Child support is the ongoing, periodic financial payment made by a parent for the benefit of their minor child or children. It is often court-ordered, and in most cases, required until the child is at least 18 years old and graduates from high school. Every state has a formula for calculating support. Judges use those formulas to determine how much will be paid in each case. Some states are more lenient in setting amounts, while others have very strict guidelines. There are a few factors, however, that remain fairly consistent when determining support.
How much each parent earns.
The biggest factor in calculating child support is how much the parents earn. Each parent will be required to fill out a financial statement that gives the court a complete picture of their financial situation. A detailed report of monthly income will be required of each parent. Other income and expenses, such as investment income or child support paid or received from previous relationships, will also need to be reported.
The paying parent can’t pay.
The court recognizes legitimate reasons a parent cannot work. For example, a noncustodial parent who is disabled or critically ill, or a parent caring for a newborn or disabled child may be unable to work outside of the home. In these circumstances, a judge may decide not to attribute any income to the non-working parent.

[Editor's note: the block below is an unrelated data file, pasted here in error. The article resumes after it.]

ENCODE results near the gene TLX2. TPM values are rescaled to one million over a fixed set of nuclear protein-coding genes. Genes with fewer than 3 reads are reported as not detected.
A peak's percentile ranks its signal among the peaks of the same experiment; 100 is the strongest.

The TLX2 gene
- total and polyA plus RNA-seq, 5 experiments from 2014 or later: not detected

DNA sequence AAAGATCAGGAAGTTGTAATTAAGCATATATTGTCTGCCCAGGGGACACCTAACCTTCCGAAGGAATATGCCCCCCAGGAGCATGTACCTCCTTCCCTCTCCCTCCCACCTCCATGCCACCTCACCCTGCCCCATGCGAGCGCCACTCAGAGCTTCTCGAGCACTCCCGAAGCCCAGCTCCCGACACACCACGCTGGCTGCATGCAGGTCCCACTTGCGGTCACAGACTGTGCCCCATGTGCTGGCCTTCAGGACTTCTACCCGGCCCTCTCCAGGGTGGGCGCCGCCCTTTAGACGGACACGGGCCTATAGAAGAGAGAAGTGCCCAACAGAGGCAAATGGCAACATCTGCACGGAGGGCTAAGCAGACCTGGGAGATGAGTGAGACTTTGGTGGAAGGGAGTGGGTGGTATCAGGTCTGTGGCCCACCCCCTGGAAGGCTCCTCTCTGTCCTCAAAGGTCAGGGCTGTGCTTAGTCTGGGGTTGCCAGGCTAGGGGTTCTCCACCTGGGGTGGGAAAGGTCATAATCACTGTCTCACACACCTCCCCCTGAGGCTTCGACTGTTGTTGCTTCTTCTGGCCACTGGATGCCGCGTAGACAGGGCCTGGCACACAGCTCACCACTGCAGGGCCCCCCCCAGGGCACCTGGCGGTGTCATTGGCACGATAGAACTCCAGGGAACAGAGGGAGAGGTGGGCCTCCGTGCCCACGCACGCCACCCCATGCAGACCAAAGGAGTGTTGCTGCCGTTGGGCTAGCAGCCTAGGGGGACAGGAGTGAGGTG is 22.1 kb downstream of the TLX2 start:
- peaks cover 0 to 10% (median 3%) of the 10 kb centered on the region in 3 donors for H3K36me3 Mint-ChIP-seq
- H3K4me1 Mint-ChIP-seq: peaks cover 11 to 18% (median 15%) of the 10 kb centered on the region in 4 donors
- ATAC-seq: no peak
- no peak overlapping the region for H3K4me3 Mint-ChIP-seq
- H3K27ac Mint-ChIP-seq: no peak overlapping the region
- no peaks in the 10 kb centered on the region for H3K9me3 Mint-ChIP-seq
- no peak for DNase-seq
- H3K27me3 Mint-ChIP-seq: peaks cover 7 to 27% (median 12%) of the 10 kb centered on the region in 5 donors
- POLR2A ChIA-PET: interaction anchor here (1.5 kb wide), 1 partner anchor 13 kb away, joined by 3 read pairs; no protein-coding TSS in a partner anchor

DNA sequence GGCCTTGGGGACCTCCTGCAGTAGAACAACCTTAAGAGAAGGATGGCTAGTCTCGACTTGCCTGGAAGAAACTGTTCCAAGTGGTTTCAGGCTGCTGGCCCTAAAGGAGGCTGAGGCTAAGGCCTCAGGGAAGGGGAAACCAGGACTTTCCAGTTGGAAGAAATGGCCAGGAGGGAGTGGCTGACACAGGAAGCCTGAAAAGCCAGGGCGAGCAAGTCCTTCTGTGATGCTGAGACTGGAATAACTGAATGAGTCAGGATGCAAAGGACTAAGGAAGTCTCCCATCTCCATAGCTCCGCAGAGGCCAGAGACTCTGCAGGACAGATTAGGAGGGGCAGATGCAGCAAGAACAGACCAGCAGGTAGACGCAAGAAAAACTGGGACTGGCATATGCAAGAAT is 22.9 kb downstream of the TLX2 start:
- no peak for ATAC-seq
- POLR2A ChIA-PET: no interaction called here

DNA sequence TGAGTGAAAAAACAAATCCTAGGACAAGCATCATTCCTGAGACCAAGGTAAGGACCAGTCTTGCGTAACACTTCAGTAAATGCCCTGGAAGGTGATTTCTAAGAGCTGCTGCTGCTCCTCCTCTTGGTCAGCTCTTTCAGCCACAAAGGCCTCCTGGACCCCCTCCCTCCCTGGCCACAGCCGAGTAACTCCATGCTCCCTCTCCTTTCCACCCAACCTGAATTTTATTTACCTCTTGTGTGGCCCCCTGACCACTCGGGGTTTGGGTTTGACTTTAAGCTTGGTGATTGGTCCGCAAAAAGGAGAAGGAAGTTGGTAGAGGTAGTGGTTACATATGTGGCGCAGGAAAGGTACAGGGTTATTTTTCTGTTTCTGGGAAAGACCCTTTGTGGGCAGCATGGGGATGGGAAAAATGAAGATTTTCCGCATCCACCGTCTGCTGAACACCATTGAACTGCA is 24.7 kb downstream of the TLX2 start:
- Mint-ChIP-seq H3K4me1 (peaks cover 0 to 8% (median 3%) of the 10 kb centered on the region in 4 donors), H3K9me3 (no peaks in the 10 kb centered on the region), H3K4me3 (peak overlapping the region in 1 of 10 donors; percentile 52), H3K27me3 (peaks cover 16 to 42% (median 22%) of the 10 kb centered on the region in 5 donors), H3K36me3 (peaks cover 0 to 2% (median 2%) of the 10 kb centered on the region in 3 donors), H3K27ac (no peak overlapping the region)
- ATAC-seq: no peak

If the noncustodial parent has recently lost a job or earns very little money, the court may order a lower support amount. Sometimes, the non-custodial parent may refuse to work or voluntarily reduce income so as to avoid or reduce child support. In this case, the amount will be based on the parent’s earning capacity – what he or she was earning or could earn – rather than what is earned due to the reduced wages.
The needs of the child.
The main priority of the court is to ensure that the child receives the financial support they need. For instance, food, shelter, clothing, and other essentials are some of the factors considered by the court. However, there are other considerations when determining child support. Such factors include your child's health insurance, education expenses, and daycare. A child with special medical, psychological, or educational needs may require a higher amount of support. If your child is an avid musician or involved in sports or other activities, a judge may consider ordering the noncustodial parent to pay an additional amount so that the child can continue a favorite activity.
These are just a few circumstances the court will consider when determining child support. If you’re going through a divorce or ending a long-term relationship and there are children involved, you should schedule a consult with an attorney or two. He or she will help you fully understand your state’s formula and all the relevant circumstances considered when calculating child support.
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About the Author: Elizabeth L. Spadafore
Elizabeth was raised in Meadville, PA and was a local small business owner before attending Duquesne University School of Law, where she received her Juris Doctorate degree in 2010. She focuses her practice on family law matters such as divorce, custody and support. Her background as former County Solicitor for Crawford County Children and Youth services, combined with her experience in bankruptcy actions and personal injury actions, allows her to successfully navigate matters that are both highly sensitive and legally complex.